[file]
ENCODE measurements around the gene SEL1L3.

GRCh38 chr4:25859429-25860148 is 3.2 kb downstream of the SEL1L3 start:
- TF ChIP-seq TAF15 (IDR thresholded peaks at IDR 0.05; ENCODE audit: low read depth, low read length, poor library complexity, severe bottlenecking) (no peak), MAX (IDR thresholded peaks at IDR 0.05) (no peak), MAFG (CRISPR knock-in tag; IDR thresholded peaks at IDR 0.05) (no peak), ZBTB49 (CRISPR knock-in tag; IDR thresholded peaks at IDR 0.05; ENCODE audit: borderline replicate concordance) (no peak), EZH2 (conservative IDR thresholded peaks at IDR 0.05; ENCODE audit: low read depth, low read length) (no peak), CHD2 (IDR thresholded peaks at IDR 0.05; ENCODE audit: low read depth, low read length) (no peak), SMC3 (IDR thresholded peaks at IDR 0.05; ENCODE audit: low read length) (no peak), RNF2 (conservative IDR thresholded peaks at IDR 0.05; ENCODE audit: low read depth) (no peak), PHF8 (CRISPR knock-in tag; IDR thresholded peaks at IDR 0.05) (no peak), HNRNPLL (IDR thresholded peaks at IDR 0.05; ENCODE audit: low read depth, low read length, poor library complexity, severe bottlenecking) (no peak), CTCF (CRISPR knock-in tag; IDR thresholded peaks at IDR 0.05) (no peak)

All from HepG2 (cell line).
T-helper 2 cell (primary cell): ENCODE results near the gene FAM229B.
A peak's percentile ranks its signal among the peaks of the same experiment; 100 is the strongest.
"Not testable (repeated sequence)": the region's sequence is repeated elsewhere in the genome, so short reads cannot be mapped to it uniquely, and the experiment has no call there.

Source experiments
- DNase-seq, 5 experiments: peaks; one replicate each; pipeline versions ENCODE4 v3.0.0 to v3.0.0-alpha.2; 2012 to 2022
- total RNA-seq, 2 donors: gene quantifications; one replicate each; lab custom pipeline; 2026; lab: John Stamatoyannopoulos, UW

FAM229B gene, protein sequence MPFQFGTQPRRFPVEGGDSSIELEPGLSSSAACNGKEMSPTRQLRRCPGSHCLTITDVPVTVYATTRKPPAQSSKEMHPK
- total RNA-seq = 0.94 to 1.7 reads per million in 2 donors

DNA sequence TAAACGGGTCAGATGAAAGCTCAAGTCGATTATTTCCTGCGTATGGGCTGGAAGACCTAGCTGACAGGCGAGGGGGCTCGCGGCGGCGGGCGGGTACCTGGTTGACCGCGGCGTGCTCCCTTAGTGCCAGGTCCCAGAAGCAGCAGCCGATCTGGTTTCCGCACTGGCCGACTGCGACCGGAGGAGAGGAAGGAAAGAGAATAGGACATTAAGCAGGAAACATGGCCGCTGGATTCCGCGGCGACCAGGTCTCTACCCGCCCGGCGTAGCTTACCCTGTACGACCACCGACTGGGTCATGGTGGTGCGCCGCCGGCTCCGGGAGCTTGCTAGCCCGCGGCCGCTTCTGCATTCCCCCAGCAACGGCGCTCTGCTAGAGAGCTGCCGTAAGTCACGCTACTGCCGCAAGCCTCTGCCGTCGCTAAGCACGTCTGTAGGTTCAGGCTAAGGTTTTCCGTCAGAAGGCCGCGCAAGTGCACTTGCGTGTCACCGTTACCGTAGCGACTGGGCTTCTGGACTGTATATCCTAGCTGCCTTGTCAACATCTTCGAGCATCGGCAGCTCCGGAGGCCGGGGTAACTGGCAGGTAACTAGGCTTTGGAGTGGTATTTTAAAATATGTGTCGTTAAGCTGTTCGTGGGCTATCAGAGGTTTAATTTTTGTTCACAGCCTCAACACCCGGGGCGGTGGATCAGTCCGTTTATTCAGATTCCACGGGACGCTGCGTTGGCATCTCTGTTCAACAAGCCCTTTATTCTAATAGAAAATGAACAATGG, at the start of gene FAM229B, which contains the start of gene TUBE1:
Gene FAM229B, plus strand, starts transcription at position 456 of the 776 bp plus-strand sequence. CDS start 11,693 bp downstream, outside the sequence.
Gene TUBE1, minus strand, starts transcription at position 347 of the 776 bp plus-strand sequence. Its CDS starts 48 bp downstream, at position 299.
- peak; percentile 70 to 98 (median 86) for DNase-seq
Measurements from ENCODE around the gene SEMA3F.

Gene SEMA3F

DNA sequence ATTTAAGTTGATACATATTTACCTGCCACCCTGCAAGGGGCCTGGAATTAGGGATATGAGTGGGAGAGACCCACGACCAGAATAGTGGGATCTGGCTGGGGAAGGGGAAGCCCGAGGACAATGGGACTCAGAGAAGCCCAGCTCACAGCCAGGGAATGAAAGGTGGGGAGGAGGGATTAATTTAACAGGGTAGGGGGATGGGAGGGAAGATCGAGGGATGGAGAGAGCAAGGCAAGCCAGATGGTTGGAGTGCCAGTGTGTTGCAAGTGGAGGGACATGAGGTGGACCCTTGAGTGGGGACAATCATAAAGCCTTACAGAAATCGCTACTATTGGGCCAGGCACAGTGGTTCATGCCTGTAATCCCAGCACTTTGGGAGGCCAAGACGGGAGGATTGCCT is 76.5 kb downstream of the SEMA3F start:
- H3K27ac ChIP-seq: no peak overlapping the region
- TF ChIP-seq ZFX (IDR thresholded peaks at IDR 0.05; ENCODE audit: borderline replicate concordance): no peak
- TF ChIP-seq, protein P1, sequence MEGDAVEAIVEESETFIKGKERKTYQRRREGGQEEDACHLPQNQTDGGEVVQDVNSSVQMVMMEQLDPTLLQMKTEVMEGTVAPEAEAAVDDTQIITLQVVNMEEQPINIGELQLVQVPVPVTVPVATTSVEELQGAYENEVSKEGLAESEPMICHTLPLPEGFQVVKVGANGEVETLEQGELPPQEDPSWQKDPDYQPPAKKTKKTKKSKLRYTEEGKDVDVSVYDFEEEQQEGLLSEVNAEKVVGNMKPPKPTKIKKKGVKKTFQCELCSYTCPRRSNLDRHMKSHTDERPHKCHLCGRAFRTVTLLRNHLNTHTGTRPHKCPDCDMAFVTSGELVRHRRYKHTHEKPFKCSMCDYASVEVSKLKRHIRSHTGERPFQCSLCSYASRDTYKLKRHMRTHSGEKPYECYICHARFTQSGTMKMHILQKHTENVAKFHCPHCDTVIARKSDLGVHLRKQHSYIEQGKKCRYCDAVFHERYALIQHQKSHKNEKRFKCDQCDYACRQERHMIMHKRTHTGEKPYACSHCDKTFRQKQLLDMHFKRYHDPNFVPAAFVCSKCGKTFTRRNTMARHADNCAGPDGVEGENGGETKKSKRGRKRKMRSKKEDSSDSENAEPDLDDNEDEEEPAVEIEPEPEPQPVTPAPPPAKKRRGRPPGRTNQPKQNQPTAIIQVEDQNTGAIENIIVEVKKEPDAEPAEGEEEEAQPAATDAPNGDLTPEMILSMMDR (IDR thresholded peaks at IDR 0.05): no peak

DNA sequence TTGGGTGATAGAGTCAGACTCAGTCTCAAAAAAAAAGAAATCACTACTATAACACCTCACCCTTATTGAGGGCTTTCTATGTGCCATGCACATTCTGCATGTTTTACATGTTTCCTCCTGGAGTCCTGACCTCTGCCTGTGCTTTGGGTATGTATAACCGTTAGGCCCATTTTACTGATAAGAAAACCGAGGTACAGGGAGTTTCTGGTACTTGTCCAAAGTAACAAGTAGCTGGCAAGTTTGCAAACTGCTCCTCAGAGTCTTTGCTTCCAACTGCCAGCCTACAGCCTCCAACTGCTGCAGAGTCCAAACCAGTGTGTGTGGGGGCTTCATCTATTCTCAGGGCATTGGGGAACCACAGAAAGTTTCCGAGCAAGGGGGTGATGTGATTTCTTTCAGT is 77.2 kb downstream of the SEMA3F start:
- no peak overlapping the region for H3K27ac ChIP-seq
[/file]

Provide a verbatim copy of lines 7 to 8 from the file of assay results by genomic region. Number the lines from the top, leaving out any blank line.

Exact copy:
"Not testable (repeated sequence)": the region's sequence is repeated elsewhere in the genome, so short reads cannot be mapped to it uniquely, and the experiment has no call there.

Source experiments